Ultimately they’re both fun. I love the liberation of getting to do whatever I want on a sci-fi show, and I also love being able to dive in, and research the music of an era, and incorporate it into my score. It’s a different mindset, but I love them both.

Adam Bernard: You’re not gonna have a lot of heavy synths in The Renaissance era.

Bear McCreary: No, you’re not, although I do use them. I do use a lot of modern sounds, I just make sure their function is to reinforce the Renaissance instrumentation, the instrumentation that’s more organic.

It’s fun, because it really is an aggressively action packed show at heart, so you really need to be able to drive it forward with a lot of aggressive, modern sounds.

I think a better example of really really historically accurate writing is probably Outlander, where I am really drawing from only source instruments, and source tunes, and I’m writing things in ways that are very historically accurate.

I’m incredibly historically accurate for Da Vinci, too. I guess the difference is I had to take some liberties because Renaissance music itself is so harmonically limited you can’t say a lot with the music of that time period, so I had to push the boundaries further, whereas Outlander takes place in 1743, and that music is just a little more expressive, in general, so I had a bigger palette to work with.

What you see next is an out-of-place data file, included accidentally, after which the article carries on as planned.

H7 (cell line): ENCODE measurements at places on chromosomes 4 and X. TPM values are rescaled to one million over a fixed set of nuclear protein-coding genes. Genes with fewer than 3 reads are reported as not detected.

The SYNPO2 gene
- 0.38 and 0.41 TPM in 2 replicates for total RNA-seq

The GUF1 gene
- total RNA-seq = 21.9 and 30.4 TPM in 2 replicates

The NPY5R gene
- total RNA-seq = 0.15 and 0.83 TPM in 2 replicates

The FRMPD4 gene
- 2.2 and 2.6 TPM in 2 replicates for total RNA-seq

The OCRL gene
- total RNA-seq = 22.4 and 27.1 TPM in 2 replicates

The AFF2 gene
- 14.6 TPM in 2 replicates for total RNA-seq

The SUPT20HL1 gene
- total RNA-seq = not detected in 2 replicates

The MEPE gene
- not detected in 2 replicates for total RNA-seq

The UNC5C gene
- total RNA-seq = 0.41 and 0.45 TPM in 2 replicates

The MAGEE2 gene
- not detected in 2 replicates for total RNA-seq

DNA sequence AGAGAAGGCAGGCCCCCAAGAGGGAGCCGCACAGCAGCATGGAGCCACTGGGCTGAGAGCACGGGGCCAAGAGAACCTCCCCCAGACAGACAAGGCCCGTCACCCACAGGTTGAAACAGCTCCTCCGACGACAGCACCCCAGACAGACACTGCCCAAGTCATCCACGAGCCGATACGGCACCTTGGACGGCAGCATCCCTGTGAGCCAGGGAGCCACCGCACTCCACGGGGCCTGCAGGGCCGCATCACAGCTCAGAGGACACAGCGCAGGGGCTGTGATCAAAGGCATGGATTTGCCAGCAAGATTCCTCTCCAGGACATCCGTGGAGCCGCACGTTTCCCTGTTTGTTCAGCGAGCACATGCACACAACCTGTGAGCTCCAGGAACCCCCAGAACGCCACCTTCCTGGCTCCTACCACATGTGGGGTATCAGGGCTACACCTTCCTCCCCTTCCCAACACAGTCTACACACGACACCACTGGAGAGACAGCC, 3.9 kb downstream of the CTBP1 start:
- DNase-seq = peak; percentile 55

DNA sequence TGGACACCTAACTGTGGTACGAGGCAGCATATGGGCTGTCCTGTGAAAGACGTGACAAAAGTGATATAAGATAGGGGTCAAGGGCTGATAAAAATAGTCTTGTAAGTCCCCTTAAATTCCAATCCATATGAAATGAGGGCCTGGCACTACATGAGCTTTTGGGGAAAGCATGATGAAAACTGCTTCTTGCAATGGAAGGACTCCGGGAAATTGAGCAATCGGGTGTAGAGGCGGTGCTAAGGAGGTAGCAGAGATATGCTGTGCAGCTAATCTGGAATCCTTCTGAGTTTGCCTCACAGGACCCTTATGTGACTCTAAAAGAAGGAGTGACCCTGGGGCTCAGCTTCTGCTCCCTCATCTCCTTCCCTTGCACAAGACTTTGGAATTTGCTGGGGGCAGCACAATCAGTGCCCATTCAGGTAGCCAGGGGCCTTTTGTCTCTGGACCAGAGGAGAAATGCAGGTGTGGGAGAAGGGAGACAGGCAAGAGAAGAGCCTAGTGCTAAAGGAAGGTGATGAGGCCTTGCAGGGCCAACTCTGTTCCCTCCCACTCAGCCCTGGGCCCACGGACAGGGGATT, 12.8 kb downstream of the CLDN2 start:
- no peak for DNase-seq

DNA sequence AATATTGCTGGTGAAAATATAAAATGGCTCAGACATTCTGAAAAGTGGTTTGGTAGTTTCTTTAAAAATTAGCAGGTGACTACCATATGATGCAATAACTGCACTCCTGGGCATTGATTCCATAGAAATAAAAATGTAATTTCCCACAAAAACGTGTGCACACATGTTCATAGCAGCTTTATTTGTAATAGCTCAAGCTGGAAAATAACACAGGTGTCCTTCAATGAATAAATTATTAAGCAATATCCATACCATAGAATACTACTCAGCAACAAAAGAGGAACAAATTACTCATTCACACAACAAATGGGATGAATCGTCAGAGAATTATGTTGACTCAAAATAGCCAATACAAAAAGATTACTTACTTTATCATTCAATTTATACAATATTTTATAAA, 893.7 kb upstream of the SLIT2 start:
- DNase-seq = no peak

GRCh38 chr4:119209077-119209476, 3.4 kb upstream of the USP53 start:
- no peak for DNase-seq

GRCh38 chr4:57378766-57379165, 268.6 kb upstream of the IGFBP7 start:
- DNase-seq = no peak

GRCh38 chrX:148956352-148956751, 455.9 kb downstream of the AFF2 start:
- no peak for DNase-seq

Adam Bernard: Have you come across an instrument from that era that’s been tough to find that you’ve wanted to use?

Bear McCreary: You know, I haven’t, but it’s an interesting question because I’m tending to write for the instruments that I can find. The instrument that I have used for both shows that we’ve mentioned so far is the viola da gamba, which is an instrument that started in The Renaissance, and actually had its heyday in the late Baroque, when Outlander takes place, so it’s appropriate to both series.

I learned about the instrument when I started Da Vinci, and it’s an instrument that sounds a bit like a cello, but much more piercing, and old world sounding. If you listen to the Da Vinci’s Demons main title, that’s the instrument playing, the main theme, the viola da gamba, but on Outlander it has a very different sound because I’m asking the player to play in a more baroque style, and just a different style that feels like it’s 250 years later in terms of musical development. It sounds so different, I don’t even think it sounds like the same instrument that it is on Da Vinci.

Adam Bernard: You mentioned earlier that watching these shows, and then composing the music for them, is the way you get to watch TV now. That means you know A LOT of spoilers.